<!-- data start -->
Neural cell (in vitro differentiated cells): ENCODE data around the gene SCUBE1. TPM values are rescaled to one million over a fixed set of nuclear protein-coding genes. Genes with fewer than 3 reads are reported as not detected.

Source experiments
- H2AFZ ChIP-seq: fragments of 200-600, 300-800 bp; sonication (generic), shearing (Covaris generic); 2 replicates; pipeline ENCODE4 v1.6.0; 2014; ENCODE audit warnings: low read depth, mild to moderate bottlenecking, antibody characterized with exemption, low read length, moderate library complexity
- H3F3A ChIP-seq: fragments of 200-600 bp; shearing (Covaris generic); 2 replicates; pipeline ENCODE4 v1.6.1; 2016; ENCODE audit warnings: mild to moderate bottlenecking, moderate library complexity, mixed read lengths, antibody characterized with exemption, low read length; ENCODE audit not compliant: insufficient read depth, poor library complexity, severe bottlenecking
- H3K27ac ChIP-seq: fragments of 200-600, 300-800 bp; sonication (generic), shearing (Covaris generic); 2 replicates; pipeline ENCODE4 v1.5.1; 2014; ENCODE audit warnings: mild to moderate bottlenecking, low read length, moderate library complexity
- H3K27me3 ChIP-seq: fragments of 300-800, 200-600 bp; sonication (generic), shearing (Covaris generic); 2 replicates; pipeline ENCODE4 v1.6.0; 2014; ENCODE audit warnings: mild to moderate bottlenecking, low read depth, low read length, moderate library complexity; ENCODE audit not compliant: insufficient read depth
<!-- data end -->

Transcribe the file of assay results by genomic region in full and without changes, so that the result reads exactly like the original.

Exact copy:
Neural cell (in vitro differentiated cells): ENCODE data around the gene SCUBE1. TPM values are rescaled to one million over a fixed set of nuclear protein-coding genes. Genes with fewer than 3 reads are reported as not detected.

Source experiments
- H2AFZ ChIP-seq: fragments of 200-600, 300-800 bp; sonication (generic), shearing (Covaris generic); 2 replicates; pipeline ENCODE4 v1.6.0; 2014; ENCODE audit warnings: low read depth, mild to moderate bottlenecking, antibody characterized with exemption, low read length, moderate library complexity
- H3F3A ChIP-seq: fragments of 200-600 bp; shearing (Covaris generic); 2 replicates; pipeline ENCODE4 v1.6.1; 2016; ENCODE audit warnings: mild to moderate bottlenecking, moderate library complexity, mixed read lengths, antibody characterized with exemption, low read length; ENCODE audit not compliant: insufficient read depth, poor library complexity, severe bottlenecking
- H3K27ac ChIP-seq: fragments of 200-600, 300-800 bp; sonication (generic), shearing (Covaris generic); 2 replicates; pipeline ENCODE4 v1.5.1; 2014; ENCODE audit warnings: mild to moderate bottlenecking, low read length, moderate library complexity
- H3K27me3 ChIP-seq: fragments of 300-800, 200-600 bp; sonication (generic), shearing (Covaris generic); 2 replicates; pipeline ENCODE4 v1.6.0; 2014; ENCODE audit warnings: mild to moderate bottlenecking, low read depth, low read length, moderate library complexity; ENCODE audit not compliant: insufficient read depth